One year before its centenary, the Panama Canal prepares for upcoming reforms to expand it in order to continue to be the main maritime gateway between the Atlantic and the Pacific oceans, despite plans to open new interocean ways.
In its 99 years, the canal begins its expansion preparations, allowing, for 2015, to reach a transport capacity of 300 to 600 million tonnes a year, facing the prospect of having Guatemala and Nicaragua as competition in the medium term.
“(…) The Canal still has more capacity to expand, and we will deal with any competition,” said Jorge Quijano, the chief administrator of the Panama Canal Authority (ACP), an autonomous entity.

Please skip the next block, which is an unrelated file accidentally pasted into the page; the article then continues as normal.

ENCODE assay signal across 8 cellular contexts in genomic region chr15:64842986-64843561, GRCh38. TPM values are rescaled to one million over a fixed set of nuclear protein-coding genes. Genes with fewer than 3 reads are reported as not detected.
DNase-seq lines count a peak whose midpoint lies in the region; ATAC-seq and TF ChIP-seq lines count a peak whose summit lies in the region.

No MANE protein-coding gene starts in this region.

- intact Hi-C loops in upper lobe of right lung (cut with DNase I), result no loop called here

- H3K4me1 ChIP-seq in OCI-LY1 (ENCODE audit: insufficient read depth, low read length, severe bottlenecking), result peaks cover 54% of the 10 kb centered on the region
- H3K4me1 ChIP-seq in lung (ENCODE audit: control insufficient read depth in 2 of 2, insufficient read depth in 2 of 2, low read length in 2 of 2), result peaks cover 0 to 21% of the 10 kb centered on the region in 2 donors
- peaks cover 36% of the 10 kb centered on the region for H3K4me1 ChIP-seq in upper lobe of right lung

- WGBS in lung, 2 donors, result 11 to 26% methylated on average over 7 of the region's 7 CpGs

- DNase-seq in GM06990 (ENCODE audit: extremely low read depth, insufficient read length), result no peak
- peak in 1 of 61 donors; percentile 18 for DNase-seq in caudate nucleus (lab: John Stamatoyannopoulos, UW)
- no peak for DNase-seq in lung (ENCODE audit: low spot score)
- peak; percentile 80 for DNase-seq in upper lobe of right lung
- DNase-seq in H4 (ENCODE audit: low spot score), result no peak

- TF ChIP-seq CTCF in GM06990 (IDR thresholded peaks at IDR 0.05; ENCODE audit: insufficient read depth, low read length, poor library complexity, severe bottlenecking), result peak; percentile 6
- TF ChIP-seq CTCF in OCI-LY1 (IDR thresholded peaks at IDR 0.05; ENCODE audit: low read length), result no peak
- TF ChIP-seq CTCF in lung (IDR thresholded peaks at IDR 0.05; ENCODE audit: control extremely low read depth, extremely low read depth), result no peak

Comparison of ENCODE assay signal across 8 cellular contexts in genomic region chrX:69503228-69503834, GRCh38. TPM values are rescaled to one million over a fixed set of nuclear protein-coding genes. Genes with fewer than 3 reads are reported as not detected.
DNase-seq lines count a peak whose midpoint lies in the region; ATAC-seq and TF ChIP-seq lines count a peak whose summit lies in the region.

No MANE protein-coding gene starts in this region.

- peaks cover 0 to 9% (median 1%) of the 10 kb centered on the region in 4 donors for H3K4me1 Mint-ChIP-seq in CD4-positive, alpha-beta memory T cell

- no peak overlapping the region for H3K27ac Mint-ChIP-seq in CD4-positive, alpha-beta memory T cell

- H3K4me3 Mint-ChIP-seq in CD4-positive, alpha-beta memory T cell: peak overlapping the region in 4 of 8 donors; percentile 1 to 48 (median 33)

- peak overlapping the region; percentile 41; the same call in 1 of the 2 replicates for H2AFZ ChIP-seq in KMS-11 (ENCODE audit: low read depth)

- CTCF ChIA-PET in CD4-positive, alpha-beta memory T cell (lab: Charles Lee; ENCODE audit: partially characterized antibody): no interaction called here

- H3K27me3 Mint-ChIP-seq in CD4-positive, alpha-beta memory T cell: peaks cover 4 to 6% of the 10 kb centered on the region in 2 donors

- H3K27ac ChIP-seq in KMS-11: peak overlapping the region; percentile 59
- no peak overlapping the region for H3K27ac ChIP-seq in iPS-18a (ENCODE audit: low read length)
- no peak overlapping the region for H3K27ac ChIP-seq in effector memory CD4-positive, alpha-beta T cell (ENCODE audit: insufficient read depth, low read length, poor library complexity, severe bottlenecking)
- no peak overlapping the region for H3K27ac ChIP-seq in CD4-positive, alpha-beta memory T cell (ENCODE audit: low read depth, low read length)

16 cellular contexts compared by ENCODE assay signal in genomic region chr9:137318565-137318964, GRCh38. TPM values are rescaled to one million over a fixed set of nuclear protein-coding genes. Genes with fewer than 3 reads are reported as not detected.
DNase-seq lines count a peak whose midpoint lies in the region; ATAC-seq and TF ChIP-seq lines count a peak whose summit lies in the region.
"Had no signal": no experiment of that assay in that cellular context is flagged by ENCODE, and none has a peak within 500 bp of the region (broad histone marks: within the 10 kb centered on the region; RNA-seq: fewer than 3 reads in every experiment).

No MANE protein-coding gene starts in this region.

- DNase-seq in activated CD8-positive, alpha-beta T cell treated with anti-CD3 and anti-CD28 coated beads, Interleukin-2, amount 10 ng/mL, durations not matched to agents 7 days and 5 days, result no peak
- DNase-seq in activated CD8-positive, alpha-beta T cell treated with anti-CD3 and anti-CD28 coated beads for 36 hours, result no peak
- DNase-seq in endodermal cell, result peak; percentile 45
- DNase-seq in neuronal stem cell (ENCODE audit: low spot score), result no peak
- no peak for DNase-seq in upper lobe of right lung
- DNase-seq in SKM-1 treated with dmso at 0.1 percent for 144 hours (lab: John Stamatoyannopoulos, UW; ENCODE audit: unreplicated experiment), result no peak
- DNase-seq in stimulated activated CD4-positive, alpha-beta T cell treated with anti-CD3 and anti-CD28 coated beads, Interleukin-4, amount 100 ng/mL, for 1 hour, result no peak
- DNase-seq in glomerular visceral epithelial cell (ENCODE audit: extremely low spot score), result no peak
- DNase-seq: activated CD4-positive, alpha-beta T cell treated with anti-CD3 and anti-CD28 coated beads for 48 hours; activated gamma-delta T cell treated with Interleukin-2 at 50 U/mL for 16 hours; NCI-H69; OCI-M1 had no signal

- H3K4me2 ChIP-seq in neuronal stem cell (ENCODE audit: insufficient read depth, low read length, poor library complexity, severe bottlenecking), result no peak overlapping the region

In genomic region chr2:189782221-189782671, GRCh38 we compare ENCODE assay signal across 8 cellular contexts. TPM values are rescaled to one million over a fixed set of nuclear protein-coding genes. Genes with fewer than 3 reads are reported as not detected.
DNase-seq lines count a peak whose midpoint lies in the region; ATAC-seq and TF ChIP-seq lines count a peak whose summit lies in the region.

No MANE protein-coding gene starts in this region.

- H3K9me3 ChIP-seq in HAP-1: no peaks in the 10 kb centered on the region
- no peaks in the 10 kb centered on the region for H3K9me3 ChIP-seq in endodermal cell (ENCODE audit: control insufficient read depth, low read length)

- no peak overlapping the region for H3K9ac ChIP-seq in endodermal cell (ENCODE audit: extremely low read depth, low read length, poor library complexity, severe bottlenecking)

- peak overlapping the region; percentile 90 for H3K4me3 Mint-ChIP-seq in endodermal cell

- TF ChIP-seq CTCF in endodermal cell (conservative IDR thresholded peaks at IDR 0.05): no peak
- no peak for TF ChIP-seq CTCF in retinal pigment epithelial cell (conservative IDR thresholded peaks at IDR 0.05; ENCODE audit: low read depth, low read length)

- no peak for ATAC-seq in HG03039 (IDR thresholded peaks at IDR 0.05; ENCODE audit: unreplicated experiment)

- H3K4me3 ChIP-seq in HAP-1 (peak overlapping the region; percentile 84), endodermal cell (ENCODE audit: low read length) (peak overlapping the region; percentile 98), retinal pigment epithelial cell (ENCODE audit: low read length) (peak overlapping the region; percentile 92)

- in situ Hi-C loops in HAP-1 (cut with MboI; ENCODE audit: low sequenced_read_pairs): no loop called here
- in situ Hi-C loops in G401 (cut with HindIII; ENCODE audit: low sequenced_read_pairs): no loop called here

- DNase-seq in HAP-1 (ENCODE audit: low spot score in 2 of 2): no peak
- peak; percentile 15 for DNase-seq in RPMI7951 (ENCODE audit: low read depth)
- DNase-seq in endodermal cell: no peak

Guatemala and Nicaragua recently announced the construction of oceanic canals in December and in 2014.
The Panama Canal, considered one of the greatest engineering works in the world, was opened in 1914 by the United States, that built and managed it until December 31, 1999, when it gave the control to the Central American country.